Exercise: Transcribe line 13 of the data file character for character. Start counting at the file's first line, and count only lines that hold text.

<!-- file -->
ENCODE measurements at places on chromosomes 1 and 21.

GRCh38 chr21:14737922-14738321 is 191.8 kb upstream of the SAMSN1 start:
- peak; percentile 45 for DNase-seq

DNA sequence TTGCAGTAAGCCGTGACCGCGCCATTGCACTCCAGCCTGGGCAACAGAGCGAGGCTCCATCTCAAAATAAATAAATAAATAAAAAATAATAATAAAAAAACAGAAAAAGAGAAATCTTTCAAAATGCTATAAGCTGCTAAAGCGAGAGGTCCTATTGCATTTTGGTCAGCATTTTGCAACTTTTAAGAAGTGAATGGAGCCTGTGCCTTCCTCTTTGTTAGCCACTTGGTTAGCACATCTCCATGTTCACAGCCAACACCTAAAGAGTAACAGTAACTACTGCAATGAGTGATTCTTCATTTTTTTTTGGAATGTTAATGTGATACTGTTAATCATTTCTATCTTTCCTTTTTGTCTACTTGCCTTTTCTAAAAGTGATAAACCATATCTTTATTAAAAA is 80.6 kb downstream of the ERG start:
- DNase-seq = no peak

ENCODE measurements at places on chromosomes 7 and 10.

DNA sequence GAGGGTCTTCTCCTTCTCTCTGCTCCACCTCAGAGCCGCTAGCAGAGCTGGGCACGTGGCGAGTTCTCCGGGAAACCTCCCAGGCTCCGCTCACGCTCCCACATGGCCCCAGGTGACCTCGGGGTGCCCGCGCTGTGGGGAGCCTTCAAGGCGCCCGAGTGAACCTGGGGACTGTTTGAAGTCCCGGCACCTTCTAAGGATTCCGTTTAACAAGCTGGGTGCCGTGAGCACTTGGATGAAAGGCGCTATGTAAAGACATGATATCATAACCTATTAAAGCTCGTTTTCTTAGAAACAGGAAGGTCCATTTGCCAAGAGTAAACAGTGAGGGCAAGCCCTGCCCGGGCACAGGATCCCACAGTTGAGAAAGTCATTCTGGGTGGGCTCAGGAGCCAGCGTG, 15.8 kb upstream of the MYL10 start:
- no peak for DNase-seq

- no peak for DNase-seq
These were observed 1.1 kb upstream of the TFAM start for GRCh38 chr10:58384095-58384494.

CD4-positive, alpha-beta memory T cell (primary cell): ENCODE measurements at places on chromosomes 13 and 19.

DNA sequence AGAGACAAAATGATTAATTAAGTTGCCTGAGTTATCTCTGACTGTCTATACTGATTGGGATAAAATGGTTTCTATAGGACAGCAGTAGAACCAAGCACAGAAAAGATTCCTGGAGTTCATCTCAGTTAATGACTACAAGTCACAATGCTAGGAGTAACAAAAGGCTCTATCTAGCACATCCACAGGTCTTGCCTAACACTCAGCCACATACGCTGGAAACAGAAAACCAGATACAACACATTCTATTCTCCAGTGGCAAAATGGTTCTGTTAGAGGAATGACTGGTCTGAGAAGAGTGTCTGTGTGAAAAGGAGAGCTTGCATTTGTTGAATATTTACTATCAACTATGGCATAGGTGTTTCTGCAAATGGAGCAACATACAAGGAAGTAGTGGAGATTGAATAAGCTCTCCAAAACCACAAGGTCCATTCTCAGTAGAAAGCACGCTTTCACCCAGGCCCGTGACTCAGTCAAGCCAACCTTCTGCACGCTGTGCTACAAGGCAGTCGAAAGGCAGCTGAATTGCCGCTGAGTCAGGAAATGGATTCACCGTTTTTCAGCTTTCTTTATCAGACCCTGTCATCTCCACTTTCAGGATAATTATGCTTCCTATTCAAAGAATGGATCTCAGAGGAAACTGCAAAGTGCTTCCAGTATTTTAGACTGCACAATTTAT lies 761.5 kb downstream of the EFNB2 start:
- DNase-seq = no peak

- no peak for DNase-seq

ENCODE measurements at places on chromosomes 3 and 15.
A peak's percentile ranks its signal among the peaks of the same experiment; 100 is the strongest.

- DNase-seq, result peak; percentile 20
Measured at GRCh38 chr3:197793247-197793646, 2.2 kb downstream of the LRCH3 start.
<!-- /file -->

- DNase-seq = no peak